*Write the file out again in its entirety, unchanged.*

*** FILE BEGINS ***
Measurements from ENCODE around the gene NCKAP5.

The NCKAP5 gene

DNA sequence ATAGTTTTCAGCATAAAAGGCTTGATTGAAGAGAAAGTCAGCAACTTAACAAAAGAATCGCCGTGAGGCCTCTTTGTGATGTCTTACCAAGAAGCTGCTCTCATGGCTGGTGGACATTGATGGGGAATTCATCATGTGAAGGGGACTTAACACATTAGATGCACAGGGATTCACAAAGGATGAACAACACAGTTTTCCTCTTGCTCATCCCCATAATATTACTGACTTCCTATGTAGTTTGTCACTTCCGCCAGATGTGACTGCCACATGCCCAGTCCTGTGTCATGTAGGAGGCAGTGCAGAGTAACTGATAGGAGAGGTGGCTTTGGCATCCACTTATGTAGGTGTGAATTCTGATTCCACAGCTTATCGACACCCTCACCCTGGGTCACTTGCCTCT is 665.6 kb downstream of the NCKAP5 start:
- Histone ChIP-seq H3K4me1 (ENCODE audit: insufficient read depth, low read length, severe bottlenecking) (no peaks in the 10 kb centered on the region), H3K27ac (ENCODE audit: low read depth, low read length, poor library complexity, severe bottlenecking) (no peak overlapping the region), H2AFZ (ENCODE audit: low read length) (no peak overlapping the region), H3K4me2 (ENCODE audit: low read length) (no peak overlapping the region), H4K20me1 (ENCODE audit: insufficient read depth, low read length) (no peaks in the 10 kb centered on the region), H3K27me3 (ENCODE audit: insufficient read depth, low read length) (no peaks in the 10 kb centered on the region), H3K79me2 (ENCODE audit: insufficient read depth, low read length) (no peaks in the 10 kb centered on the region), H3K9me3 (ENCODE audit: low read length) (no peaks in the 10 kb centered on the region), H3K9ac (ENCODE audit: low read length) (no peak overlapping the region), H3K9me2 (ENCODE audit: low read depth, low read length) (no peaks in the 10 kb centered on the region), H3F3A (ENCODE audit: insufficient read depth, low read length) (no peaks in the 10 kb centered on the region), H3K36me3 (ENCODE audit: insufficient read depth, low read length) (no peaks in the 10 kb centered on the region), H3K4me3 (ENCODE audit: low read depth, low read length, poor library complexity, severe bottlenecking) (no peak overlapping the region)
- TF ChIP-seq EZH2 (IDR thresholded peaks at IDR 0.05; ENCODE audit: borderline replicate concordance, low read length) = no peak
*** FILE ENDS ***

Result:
Measurements from ENCODE around the gene NCKAP5.

The NCKAP5 gene

DNA sequence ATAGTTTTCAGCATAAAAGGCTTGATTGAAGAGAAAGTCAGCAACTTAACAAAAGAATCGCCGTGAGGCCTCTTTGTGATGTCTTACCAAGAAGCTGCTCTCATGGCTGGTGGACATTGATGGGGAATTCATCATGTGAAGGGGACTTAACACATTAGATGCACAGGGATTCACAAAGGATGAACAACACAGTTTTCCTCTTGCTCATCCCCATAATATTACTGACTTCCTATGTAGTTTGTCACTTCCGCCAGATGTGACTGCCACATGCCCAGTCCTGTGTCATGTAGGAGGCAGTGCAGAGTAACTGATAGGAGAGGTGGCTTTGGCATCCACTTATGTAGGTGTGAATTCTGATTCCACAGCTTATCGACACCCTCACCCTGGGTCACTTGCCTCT is 665.6 kb downstream of the NCKAP5 start:
- Histone ChIP-seq H3K4me1 (ENCODE audit: insufficient read depth, low read length, severe bottlenecking) (no peaks in the 10 kb centered on the region), H3K27ac (ENCODE audit: low read depth, low read length, poor library complexity, severe bottlenecking) (no peak overlapping the region), H2AFZ (ENCODE audit: low read length) (no peak overlapping the region), H3K4me2 (ENCODE audit: low read length) (no peak overlapping the region), H4K20me1 (ENCODE audit: insufficient read depth, low read length) (no peaks in the 10 kb centered on the region), H3K27me3 (ENCODE audit: insufficient read depth, low read length) (no peaks in the 10 kb centered on the region), H3K79me2 (ENCODE audit: insufficient read depth, low read length) (no peaks in the 10 kb centered on the region), H3K9me3 (ENCODE audit: low read length) (no peaks in the 10 kb centered on the region), H3K9ac (ENCODE audit: low read length) (no peak overlapping the region), H3K9me2 (ENCODE audit: low read depth, low read length) (no peaks in the 10 kb centered on the region), H3F3A (ENCODE audit: insufficient read depth, low read length) (no peaks in the 10 kb centered on the region), H3K36me3 (ENCODE audit: insufficient read depth, low read length) (no peaks in the 10 kb centered on the region), H3K4me3 (ENCODE audit: low read depth, low read length, poor library complexity, severe bottlenecking) (no peak overlapping the region)
- TF ChIP-seq EZH2 (IDR thresholded peaks at IDR 0.05; ENCODE audit: borderline replicate concordance, low read length) = no peak